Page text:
Gypsum
occurs generally in the form of cavity fillings. Amorphous forms are in massive
cluster and scales. Zooming this part, rapidly crystallized interpenetrating
twinned platelets and needles of sulphate crystals are seen. The sizes of
gypsum crystals vary from 10×2 to 20×3 µm. The length and breadth ratios vary
around 6. A lot of empty spaces and voids are seen around the crystals. Most of
the crystals are euhedral in form. The smaller the gypsum particles, the higher
the peak of supersaturation reached before precipitation occur. The use of
smaller particles of calcite in the feeding suspension also leads to a solid
product in which the particles precipitate from the solution. In the sequence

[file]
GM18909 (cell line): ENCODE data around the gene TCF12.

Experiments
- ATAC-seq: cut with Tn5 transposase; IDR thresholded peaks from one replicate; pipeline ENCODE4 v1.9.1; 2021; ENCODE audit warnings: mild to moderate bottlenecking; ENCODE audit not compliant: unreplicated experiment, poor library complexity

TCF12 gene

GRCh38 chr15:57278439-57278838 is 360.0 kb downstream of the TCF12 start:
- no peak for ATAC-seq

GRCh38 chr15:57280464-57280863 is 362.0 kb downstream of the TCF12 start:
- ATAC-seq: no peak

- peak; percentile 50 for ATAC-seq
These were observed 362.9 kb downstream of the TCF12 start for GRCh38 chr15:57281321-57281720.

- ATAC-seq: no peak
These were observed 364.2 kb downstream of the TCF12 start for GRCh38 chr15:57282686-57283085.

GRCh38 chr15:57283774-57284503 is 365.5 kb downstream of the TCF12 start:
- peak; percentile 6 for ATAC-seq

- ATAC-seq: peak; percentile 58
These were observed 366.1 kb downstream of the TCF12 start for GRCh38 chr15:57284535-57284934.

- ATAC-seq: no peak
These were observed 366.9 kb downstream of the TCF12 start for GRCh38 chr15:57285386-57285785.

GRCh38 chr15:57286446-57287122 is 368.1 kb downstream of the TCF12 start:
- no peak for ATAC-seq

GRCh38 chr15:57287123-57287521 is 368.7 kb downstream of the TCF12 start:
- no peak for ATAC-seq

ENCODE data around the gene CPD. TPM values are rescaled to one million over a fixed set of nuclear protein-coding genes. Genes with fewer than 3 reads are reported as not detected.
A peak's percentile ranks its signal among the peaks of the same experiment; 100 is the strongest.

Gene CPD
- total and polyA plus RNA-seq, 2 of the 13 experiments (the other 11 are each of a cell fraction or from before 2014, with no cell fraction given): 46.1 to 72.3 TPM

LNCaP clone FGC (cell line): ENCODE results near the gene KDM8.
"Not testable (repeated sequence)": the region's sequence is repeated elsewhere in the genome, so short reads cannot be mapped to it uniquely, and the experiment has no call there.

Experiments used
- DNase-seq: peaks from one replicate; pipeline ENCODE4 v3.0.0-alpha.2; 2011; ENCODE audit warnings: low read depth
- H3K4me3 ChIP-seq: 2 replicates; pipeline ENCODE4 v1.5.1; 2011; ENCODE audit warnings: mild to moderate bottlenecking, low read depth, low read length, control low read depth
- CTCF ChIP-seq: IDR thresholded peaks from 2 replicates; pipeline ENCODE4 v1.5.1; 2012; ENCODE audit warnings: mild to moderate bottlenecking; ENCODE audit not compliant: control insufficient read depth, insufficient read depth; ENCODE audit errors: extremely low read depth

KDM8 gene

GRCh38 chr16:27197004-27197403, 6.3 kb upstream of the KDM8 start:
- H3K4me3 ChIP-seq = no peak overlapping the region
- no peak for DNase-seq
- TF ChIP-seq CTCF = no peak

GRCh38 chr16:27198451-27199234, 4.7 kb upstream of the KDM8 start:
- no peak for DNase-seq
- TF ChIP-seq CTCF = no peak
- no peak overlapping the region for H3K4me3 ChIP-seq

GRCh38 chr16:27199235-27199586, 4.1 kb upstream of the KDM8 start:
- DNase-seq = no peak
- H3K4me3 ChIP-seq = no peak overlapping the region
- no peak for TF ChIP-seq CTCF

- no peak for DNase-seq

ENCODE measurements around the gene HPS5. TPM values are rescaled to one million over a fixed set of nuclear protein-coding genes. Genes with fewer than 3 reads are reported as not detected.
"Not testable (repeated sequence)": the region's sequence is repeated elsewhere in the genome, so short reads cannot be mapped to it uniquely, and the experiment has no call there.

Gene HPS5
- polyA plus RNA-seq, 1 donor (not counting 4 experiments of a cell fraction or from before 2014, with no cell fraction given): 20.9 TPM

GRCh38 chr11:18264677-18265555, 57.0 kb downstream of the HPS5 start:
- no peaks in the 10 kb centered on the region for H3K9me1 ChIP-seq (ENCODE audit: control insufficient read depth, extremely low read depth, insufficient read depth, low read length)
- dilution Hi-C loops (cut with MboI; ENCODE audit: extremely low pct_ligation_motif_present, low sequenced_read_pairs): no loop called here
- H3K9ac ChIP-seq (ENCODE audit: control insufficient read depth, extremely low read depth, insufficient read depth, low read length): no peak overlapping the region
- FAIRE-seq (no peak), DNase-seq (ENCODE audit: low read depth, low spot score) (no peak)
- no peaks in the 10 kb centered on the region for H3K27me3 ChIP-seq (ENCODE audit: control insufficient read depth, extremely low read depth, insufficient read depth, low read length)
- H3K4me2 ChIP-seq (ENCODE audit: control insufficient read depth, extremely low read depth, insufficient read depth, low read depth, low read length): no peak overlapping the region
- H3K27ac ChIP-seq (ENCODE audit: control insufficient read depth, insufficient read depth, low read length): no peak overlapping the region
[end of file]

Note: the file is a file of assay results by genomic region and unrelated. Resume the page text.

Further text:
of crystallization from the evaporation of seawater, it is known that
carbonates deposits first at is 50% of volume reduction followed by metastable
solid phases of CaSO2. 2H2O at 20% of volume reduction by
evaporation 25. In this case, the change from metastable to stable
paragenesis occurs in early diagenetic phase. Sometimes pseudomorphs after
gypsum occur. When the volume of seawater shrinks to 10% of original volume,
halite begins to crystallize. Scales of gypsum precipitated at super-saturation
by mixing of groundwater and estuarine water and also by changes in
temperature, pressure, salinity levels, pH and CO2 29. A linear
variation of chemical constituents of these minerals indicates that these
minerals are crystallized from common source of pore fluids but with repeated
dehydration and hydration processes which widened the hairline cracks
significantly in the course of time duration. Further stability conditions of
these minerals indicate that increasing degree of hydration is related to
increasing pore-fluid pressure due to expansion of porevolume with decreasing
temperature in an environment of closed system of evolution within pore spaces
by repeated influx of pore fluids and their subsequent evaporation in the
course of time.